Source: readingfortheheckofit.blogspot.com
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review 2018-01-06 02:19
The last story strengthened my resolve to never go on a cruise
Roald Dahl's Book of Ghost Stories by Dahl, Roald (2012) Paperback - Roald Dahl

Roald Dahl's Book of Ghost Stories was a must-have for me for 2 reasons: 1. Roald Dahl is one of my favorite authors and I want to read everything he's ever written and 2. I love ghost stories. I have to admit that going into this one I was very much under the impression that this was going to be a book filled with stories written by Dahl himself. I clearly hadn't read the synopsis or book jacket because that is not what this book is about. This is a collection of some of Dahl's favorite ghost stories written by other people. He compiled this list when he was working on a project for American television and his preparation was extensive. He read 749 tales of the supernatural by different authors and from that large number he whittled it down to 14 of his favorites that he felt were not only excellent examples of writing in this genre but that would make for good television. (He also discovered that women are experts in this field and until the 11th hour he thought they would beat out the men with a hard majority.) Since there are 14 different stories in this collection, I will only talk about 2 that I found particularly chilling (and yes they are written by women). 

 

The first is called 'Harry' and was written by Rosemary Timperley. It bore a striking resemblance to The Imaginary in that its primary focus was on a little girl who had a strong friendship with an imaginary boy. The biggest difference here is that the mom tried very hard to squash this relationship because she had a deep and abiding fear...of the name Harry. Yes, I too found this odd. Nevertheless, while it may seem irrational this fear was quite powerful and instead of ignoring the interactions of her child and her invisible playmate she let it consume her until...well you'll have to read the story.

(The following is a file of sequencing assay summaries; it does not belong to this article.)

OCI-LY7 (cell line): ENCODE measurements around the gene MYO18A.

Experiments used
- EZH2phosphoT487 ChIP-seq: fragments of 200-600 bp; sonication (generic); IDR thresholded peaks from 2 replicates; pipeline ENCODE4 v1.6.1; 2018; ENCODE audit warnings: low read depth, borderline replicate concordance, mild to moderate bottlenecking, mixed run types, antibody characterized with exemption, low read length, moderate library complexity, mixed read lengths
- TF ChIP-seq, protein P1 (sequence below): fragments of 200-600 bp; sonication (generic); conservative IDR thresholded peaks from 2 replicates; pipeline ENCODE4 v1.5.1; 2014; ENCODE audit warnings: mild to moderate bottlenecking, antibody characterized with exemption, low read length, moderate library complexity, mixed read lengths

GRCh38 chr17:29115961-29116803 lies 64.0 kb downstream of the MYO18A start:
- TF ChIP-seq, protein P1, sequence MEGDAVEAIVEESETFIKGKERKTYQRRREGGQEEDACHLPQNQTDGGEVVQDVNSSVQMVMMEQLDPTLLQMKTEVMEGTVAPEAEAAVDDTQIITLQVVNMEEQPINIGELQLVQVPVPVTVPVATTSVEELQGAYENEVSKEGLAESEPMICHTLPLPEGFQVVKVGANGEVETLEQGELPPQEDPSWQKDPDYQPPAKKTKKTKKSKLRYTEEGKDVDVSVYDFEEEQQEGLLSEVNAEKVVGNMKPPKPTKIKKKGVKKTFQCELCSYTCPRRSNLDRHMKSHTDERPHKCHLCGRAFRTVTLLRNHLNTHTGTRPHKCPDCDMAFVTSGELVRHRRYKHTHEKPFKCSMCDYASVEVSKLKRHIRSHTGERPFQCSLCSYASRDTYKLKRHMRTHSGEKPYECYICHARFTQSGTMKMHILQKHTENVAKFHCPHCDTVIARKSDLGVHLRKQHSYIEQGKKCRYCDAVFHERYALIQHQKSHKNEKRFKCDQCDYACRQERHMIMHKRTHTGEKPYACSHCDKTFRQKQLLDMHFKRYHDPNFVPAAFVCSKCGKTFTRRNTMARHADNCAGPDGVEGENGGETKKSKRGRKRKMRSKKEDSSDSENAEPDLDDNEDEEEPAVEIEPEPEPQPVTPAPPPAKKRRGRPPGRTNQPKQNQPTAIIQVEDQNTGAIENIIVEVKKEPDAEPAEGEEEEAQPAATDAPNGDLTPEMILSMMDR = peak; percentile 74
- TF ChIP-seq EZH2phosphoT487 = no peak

Source: readingfortheheckofit.blogspot.com
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review 2017-10-27 16:00
A palate cleanser
Comics Squad #3: Detention! - Victoria Jamieson,Matthew Holm,Jarrett J. Krosoczka,Ben Hatke,Jennifer L. Holm

As I've mentioned before, I sometimes just pull random books off of the shelf if the cover tickles my fancy. That's precisely how I ended up reading Comics Squad #3: Detention by Jennifer L. Holm & Matthew Holm, Jarrett J. Krosoczka, Matt Phelan, Victoria Jamieson, Ben Hatke, Rafael Rosario & Jorge Aguirre, and George O'Connor. (Please excuse me while I take a nap after copying down all of those authors.) As you might have guessed, this is a collection of comics by different authors all centering on the theme of detention. I'm obviously not the right audience for this because 1. I'm too old to get detention and 2. Even when I was old enough for it I never got detention. So while I didn't feel as overwhelmingly into this collection as a typical middle grader I still enjoyed it overall. That being said, there were some that stood out more than others and when I looked back through them I realized they were all by the same artist: Matt Phelan. I immediately added his works to my TRL (look out for that post in the near future). If you're interested in trying out a wide variety of illustrative styles and author's voices then this is a really great way to do that. It's definitely a mixed bag so you'll come away with hopefully at least one author/illustrator that you'll want to check out further. It was a light, fast read that served as somewhat of a palate cleanser after some of the denser books that I read previously. It's a 6/10 for me but I wouldn't say no to more books in this series (which do indeed exist if you didn't guess by #3 in the title).

 

What's Up Next: The Imaginary by A.F. Harrold with illustrations by Emily Gravett

 

What I'm Currently Reading: The Little Virtues by Natalia Ginzburg

Source: readingfortheheckofit.blogspot.com